This is her little bit of heaven. She’s worked hard for it, sacrificed years of living to making the money that would pay for it. Or maybe she’s found it by chance, and it cost nothing at all. What she wants to do now is put a fence round it. A big fence, strong enough to keep anyone out who wants a piece of her lovely place. Perhaps it’s her sacred space. She is afraid that someone will take it from her, or ruin it. She knows that if other people come here, it will be ruined because that’s what people do.
Maybe you’re nodding your head just now. Maybe you have a special place too. One that needs loving and protecting. One you ache to build walls around.
Ownership of the land is all about putting fences around it and dictating who has access, and who does not. 60 odd years ago walkers protested about land owners keeping them off mountains. Public rights of way matter. No one, powerful person or corporation should own natural beauty and deny it to others. Here’s another story that may invite a few nods.
You’ve seen it – perhaps it’s a field, or a hill. A bit of woodland sloping down to the river. No paths go there. The road doesn’t even come close. From a distance, it calls to you, whispering that there is magic. Perhaps there’s an ancient site hidden amongst the leaves, an exquisite view, a hidden grotto. But there is no public right of way, so either you trespass, or you move on, because you do not have the right to be here.
Now where are we? Torn between a range of impulses, some to protect and nurture, some to keep private and secret. We also hanker after the secrets, the magic we are not supposed to have. And then there’s the fear, of what other people are like, and what they will do.
In my own life, the canal has become my home. When I first started boating, more than a year ago, the canal was my refuge, my sanctuary. And then a couple of weeks on, the sun came out and suddenly there were hordes of people, with dogs, children, bicycles, noise and banality all over ‘my’ space. And there were boaters, the sort who have hobby boats and a lot of money. ‘My’ canal wasn’t mine any more. I will confess that I was not best pleased about this. I felt that something precious had been snatched away from me.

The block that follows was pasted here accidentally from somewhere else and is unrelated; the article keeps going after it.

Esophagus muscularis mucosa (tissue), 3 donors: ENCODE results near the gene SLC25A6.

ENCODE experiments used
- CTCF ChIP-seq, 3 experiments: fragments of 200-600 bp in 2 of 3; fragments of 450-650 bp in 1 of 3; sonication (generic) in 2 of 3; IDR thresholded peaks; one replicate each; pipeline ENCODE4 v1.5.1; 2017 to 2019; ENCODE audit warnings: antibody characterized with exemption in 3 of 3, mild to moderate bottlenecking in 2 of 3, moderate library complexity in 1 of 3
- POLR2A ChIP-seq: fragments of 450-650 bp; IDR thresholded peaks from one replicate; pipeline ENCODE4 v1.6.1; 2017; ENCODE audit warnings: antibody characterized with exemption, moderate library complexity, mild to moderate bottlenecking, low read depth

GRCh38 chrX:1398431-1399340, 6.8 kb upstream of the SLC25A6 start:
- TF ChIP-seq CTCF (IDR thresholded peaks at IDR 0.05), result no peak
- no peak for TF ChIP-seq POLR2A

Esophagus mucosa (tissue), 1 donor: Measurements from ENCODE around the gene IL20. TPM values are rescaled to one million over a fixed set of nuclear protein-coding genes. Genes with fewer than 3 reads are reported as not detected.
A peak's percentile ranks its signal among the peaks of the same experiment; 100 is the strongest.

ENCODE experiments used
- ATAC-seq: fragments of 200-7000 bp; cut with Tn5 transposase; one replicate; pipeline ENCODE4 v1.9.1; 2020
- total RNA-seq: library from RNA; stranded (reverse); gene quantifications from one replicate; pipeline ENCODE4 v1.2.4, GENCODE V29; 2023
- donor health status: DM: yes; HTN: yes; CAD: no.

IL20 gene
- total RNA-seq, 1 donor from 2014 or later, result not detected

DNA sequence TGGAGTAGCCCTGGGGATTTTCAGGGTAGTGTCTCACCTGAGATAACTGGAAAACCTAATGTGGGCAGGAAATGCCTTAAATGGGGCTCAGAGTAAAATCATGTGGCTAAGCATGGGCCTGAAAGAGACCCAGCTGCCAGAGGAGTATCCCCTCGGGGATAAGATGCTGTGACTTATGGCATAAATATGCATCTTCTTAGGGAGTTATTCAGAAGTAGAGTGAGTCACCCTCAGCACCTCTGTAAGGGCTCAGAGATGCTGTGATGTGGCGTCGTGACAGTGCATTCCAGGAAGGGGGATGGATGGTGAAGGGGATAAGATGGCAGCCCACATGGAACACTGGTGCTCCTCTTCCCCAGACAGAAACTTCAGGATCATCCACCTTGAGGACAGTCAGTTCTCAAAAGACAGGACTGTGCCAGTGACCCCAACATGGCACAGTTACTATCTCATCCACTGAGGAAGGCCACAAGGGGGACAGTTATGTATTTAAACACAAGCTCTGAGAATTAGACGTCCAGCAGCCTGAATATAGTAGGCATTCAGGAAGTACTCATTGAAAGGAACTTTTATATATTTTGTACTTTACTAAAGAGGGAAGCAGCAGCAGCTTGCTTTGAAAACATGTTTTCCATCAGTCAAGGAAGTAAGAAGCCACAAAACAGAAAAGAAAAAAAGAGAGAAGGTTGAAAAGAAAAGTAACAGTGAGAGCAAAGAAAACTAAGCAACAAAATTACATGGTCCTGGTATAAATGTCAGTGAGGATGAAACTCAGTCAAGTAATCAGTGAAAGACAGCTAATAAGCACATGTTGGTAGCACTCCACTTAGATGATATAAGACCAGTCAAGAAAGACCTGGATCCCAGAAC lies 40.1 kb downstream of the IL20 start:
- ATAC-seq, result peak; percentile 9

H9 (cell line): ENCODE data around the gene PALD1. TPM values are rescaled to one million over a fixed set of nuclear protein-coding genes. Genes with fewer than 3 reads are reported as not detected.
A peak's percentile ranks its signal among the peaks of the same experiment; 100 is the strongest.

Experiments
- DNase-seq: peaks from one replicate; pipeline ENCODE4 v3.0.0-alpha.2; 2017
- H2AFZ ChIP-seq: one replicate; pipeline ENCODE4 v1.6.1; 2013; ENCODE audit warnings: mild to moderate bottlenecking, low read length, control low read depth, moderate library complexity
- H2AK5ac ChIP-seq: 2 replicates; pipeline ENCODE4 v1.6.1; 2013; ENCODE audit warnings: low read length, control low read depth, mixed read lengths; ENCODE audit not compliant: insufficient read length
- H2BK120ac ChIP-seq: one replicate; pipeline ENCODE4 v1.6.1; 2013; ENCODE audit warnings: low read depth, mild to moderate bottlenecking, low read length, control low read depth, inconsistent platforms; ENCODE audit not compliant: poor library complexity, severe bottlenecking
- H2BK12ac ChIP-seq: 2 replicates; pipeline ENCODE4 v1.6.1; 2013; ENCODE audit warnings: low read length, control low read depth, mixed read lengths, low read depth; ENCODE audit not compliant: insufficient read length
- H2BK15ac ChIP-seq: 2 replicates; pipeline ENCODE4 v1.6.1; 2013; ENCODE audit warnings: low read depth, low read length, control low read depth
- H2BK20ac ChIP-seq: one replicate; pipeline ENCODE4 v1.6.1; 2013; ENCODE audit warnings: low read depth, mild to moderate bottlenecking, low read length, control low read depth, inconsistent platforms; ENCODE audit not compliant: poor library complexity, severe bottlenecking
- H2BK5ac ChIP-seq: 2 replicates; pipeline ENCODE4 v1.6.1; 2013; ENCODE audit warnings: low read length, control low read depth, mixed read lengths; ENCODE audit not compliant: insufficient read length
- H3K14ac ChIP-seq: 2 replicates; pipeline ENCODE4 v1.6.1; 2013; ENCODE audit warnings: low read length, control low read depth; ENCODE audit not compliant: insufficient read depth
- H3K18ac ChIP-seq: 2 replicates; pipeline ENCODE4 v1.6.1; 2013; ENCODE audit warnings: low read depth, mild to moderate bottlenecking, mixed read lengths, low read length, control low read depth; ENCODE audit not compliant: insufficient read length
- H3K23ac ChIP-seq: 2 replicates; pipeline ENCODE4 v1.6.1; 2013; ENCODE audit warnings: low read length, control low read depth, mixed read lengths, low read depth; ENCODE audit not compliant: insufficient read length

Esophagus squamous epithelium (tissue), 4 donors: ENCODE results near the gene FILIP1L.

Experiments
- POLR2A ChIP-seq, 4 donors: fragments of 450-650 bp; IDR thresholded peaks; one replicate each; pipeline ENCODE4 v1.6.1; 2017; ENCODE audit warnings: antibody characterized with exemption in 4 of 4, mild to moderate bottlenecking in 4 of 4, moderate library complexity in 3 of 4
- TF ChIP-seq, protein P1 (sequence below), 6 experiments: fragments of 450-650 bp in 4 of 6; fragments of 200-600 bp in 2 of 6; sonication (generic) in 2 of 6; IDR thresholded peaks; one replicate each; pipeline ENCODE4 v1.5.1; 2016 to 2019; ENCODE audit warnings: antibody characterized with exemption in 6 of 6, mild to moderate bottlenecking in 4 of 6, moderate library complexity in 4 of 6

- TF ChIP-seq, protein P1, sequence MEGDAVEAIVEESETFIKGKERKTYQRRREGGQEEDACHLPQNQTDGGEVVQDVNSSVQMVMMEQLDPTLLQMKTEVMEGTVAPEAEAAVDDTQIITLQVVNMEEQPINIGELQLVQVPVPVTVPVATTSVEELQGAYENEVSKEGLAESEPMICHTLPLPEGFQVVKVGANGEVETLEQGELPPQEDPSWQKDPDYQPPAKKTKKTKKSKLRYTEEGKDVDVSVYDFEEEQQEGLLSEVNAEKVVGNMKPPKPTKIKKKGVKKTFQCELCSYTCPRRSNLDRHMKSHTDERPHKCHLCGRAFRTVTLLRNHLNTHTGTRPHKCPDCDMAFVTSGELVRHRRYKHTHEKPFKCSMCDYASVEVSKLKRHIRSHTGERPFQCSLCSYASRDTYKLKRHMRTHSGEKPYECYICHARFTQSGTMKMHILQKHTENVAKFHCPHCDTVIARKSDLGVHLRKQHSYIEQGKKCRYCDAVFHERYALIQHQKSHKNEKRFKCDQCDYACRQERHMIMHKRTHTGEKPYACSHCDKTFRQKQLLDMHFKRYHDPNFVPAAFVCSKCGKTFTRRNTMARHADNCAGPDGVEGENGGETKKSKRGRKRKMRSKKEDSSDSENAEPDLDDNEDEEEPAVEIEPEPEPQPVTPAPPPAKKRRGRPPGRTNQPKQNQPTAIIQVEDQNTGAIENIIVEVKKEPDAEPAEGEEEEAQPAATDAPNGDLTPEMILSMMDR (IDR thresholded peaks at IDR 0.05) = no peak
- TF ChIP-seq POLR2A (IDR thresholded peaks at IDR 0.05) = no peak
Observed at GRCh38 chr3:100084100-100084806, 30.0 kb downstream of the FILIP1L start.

But I do not own the canal, or the towpath, or the sun. Everyone else needs these things too. After a while I realised that these other people only come by day. In the evening, the space is mostly mine again, quiet, with only the more peaceful, less intrusive visitors. I came to terms with that. I also spend a lot of time hauling other people’s rubbish out of the water, and the undergrowth. There are people who do all the things you fear having happen to your space. When people bring their noise and the ugliness of their lives onto the towpath, leave their litter and dog mess, I hate it. But at the same time I have to ask, what happens if this space touches them, just a little bit? How much better is their life for being in this lovely space? Are they doing this because they simply do not know how to do anything else? What right have I to want them elsewhere? Am I in fact one of those people who, having found a good thing, wants to build a high fence around it?
Fences are human inventions. Nature does like thick, impenetrable undergrowth, challenging rock formations, swamps, and other things that prevent easy access and a direct route from point A to point B. Humans like fences, and not just around our property, but also around our communities, our beliefs, our relationships. Sometimes we’re so busy keeping the bad stuff out that we fail to notice mostly what we’ve done, is to lock ourselves in.
There are no druid temples, we have to go outside, to where there is no fence, or we feel safe climbing over one. But that desire to own sacred space, to control important sites is also with us. It’s worth pondering what we want to keep in and what we want to exclude, and why, and whether there’s any reality or consistency in the mix at all.